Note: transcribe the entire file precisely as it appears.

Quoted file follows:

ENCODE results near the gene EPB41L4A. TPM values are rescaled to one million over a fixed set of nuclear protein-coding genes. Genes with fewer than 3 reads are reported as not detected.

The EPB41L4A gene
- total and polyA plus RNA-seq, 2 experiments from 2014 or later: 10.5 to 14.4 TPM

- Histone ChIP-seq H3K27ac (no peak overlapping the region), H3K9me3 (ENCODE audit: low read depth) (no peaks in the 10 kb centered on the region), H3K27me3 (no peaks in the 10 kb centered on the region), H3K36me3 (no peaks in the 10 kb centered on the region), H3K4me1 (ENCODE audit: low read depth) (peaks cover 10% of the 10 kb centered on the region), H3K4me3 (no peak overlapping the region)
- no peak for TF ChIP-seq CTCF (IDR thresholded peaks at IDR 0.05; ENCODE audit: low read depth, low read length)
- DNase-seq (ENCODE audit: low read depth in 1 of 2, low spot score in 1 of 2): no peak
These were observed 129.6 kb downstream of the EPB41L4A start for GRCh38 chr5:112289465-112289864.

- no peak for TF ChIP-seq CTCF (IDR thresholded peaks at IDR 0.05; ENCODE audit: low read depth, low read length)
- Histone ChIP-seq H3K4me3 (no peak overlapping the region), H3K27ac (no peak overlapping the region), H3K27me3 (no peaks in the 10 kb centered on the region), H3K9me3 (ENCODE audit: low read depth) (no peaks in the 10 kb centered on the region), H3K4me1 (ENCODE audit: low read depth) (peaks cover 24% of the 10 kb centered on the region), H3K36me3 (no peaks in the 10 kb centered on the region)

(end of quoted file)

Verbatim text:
ENCODE results near the gene EPB41L4A. TPM values are rescaled to one million over a fixed set of nuclear protein-coding genes. Genes with fewer than 3 reads are reported as not detected.

The EPB41L4A gene
- total and polyA plus RNA-seq, 2 experiments from 2014 or later: 10.5 to 14.4 TPM

- Histone ChIP-seq H3K27ac (no peak overlapping the region), H3K9me3 (ENCODE audit: low read depth) (no peaks in the 10 kb centered on the region), H3K27me3 (no peaks in the 10 kb centered on the region), H3K36me3 (no peaks in the 10 kb centered on the region), H3K4me1 (ENCODE audit: low read depth) (peaks cover 10% of the 10 kb centered on the region), H3K4me3 (no peak overlapping the region)
- no peak for TF ChIP-seq CTCF (IDR thresholded peaks at IDR 0.05; ENCODE audit: low read depth, low read length)
- DNase-seq (ENCODE audit: low read depth in 1 of 2, low spot score in 1 of 2): no peak
These were observed 129.6 kb downstream of the EPB41L4A start for GRCh38 chr5:112289465-112289864.

- no peak for TF ChIP-seq CTCF (IDR thresholded peaks at IDR 0.05; ENCODE audit: low read depth, low read length)
- Histone ChIP-seq H3K4me3 (no peak overlapping the region), H3K27ac (no peak overlapping the region), H3K27me3 (no peaks in the 10 kb centered on the region), H3K9me3 (ENCODE audit: low read depth) (no peaks in the 10 kb centered on the region), H3K4me1 (ENCODE audit: low read depth) (peaks cover 24% of the 10 kb centered on the region), H3K36me3 (no peaks in the 10 kb centered on the region)